In the summer of 2020, protests spread from the Georgia Capitol in downtown Atlanta to cities across the state demanding justice in killings of Black people that included Floyd, Arbery, Louisville's Breonna Taylor and others.

In Brunswick, Arbery's death became a unifying rallying cry for demonstrators demanding justice during demonstrations outside the courthouse as a grand jury considered indictments for his murder.

Posick said that a case that will be headlined nationally like Arbery's could present challenges, especially for a community as small as Brunswick with a population of just over 16,000.

Having a thorough jury selection process will be important in finding jurors who won't succumb to outside pressure from either side, he said.

“I think as long as procedures are in place that reduces the chance that's going to happen," Posick said. “Unfortunately, we do see it a lot in smaller towns and more rural areas where the community is just more tight knit and you have more opportunities to get at jurors."

After the case ends, the McMichaels and Bryan face more legal troubles in U.S. District court where they face charges of attempted kidnapping and committing racially motivated hate crimes related to Arbery's death.

Georgia Recorder is part of States Newsroom, a network of news bureaus supported by grants and a coalition of donors as a 501c(3) public charity. Georgia Recorder maintains editorial independence. Contact Editor John McCosh for questions: info@georgiarecorder.com. Follow Georgia Recorder on Facebook and Twitter.

Georgia judge tosses suit to inspect Fulton ballots after investigations confirm no fraud

A judge dismissed a lawsuit Wednesday that aimed to discredit Fulton County absentee ballots, the latest in a string of lawsuits challenging the validity of the 2020 presidential elections to get tossed.
Henry County Superior Court Judge Brian Amero ruled against a request by supporters of former President Donald Trump for an up-close review of Fulton's 147,000 absentee ballots after a secretary of state's office investigation cleared away their accusations that counterfeit ballots were cast in the Nov. 3 election.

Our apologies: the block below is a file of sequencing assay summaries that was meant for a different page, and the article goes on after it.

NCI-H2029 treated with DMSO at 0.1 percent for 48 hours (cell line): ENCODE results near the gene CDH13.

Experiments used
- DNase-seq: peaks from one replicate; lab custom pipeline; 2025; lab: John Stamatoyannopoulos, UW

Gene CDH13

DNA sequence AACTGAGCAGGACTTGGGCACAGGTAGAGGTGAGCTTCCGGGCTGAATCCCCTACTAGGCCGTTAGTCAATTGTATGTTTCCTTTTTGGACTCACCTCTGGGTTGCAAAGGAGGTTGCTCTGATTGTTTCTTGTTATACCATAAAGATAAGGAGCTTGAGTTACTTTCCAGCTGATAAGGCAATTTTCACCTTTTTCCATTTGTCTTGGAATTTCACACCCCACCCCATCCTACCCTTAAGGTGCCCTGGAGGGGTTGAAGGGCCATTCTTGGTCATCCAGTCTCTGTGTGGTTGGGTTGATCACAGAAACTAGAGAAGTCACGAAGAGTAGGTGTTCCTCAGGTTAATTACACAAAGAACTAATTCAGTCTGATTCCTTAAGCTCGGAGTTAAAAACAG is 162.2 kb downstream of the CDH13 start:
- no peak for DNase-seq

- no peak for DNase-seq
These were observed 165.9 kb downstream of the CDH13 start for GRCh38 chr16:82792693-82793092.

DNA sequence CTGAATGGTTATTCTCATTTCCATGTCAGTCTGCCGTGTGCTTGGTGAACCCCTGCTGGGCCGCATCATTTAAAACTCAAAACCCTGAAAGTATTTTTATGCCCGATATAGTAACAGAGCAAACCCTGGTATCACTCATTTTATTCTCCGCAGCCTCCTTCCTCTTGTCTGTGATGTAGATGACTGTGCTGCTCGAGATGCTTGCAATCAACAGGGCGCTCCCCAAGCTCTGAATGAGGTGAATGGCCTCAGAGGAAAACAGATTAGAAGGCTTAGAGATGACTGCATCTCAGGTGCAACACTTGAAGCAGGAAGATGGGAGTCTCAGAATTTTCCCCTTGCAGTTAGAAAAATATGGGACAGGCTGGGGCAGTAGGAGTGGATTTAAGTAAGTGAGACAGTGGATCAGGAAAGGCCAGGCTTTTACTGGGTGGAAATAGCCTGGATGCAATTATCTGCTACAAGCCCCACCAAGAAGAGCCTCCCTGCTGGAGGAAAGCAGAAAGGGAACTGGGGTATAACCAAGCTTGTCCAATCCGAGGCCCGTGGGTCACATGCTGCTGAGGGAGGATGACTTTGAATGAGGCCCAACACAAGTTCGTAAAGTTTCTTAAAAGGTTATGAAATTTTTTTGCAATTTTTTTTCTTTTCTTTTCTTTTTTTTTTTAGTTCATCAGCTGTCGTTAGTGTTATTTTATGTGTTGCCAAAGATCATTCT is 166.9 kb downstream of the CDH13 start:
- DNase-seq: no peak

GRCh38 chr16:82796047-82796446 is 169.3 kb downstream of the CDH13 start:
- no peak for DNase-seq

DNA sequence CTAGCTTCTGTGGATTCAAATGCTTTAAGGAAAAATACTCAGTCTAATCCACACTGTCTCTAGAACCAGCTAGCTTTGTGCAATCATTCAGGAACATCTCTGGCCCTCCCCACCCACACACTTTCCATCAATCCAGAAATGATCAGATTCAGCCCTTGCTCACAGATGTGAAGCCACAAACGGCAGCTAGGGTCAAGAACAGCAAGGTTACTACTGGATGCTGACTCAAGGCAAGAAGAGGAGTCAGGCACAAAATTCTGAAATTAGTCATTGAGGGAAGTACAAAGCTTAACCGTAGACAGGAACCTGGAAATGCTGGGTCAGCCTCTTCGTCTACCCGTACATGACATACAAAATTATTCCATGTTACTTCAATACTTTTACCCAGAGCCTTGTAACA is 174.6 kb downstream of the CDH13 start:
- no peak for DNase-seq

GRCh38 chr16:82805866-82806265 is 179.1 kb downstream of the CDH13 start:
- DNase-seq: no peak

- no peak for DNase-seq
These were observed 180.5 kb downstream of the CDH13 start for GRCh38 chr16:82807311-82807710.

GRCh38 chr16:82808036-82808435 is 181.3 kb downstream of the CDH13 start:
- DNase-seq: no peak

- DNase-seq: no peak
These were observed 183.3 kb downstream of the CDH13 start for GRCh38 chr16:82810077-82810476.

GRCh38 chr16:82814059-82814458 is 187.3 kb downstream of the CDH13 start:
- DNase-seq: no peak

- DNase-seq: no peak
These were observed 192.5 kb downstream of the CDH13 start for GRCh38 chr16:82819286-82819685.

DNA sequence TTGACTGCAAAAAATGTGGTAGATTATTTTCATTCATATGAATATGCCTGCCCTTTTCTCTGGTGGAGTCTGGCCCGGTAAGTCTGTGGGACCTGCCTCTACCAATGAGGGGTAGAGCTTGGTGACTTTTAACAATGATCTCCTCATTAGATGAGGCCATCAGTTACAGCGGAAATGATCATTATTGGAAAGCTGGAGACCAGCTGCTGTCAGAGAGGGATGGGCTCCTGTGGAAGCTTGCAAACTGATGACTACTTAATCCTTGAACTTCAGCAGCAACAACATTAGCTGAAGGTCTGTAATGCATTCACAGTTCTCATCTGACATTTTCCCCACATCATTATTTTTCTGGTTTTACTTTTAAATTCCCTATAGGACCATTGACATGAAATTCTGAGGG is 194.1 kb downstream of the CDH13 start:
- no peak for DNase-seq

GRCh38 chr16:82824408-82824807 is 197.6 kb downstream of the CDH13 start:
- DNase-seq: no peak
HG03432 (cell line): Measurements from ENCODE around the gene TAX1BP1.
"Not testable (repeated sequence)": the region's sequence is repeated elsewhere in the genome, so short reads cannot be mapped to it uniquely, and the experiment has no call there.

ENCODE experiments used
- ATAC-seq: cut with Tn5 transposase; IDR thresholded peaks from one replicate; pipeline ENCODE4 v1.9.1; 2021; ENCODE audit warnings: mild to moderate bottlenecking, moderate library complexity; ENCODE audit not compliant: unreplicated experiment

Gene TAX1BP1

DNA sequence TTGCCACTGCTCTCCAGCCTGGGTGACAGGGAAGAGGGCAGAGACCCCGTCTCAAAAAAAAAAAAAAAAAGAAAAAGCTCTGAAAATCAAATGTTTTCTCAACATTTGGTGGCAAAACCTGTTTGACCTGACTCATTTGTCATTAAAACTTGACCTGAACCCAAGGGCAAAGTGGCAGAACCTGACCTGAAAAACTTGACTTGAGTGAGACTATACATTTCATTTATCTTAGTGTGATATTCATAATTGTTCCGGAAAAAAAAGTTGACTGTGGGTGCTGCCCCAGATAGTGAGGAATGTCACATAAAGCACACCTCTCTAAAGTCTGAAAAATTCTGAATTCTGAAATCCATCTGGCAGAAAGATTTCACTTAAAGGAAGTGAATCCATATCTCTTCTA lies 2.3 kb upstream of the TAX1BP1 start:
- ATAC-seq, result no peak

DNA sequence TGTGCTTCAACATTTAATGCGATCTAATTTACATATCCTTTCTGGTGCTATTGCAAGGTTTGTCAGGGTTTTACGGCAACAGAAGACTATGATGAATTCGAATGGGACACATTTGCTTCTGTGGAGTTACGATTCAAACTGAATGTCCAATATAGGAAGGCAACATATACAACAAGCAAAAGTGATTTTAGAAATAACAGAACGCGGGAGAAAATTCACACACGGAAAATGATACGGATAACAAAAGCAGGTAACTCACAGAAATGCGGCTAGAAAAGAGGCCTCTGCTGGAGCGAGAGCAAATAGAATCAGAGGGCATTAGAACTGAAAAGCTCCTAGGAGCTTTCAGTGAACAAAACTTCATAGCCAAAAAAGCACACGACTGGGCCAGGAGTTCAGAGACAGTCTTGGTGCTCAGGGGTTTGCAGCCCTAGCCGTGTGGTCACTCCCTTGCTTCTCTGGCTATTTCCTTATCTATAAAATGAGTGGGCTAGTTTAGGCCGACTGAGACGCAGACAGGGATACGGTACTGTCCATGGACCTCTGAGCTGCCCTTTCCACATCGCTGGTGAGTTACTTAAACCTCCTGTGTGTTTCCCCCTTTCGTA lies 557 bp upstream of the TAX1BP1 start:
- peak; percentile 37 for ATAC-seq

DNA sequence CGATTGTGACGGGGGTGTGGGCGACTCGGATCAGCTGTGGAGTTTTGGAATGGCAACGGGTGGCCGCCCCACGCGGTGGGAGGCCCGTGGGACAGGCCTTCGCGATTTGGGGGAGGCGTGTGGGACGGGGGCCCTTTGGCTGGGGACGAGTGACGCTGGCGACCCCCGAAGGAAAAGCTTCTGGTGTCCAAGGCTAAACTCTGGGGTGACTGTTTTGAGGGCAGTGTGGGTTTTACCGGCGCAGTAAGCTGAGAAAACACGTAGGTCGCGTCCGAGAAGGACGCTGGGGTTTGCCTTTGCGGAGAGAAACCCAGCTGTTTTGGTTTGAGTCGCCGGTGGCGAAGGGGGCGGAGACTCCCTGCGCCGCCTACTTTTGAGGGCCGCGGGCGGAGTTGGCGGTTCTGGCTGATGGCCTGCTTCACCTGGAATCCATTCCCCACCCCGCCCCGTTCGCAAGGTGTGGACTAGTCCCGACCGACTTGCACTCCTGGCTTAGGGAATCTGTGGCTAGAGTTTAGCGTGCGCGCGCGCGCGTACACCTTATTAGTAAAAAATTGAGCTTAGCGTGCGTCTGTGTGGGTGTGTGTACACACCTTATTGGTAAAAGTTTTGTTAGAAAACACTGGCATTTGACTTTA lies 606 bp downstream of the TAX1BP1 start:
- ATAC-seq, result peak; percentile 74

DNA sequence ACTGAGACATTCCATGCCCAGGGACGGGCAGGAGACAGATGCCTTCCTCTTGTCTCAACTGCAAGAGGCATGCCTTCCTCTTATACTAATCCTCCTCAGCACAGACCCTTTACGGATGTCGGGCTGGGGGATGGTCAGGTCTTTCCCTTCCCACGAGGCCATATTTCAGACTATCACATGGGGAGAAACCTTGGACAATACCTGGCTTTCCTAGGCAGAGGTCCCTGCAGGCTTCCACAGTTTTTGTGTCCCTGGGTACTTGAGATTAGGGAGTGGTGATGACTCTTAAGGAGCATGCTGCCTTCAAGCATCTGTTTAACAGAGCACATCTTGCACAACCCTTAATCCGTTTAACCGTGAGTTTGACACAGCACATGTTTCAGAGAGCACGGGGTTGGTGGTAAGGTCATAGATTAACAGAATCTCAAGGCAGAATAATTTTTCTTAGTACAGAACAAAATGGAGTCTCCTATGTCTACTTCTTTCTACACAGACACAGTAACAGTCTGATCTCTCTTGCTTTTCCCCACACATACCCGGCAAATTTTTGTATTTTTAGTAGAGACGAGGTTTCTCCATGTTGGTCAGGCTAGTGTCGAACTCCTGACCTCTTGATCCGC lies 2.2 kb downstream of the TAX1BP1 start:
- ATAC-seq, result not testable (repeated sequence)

Amero's ruling cites an investigation by Republican Secretary of State Brad Raffensperger's office that failed to find any fraudulent votes while reviewing several batches of ballots contested by a group of voters who filed suit.

In Tuesday's court brief, the secretary of state's office pointed out that poll monitor turned 6th District U.S. congressional GOP candidate Suzie Voyles was unable to identify the batches of “pristine" counterfeit paper absentee ballots she claimed she observed in an affidavit.

Despite claims that illegal ballots diluted the plaintiffs' votes, Amero wrote that without a specific injury alleged by plaintiffs then no standing to sue exists. Still, in September Amero asked the secretary of state's office and the Georgia Bureau of Investigation to look into the possibility the claims of counterfeit ballots were true.

Garland Favorito, founder of VoterGa.org and a lead plaintiff in the Fulton County ballot inspection lawsuit, disputed the merits of the dismissal and maintained that only a public inspection could resolve questions about whether illegal ballots influenced the election. The group's request included access to the paper ballots and the ability to use a high-powered microscope to inspect them.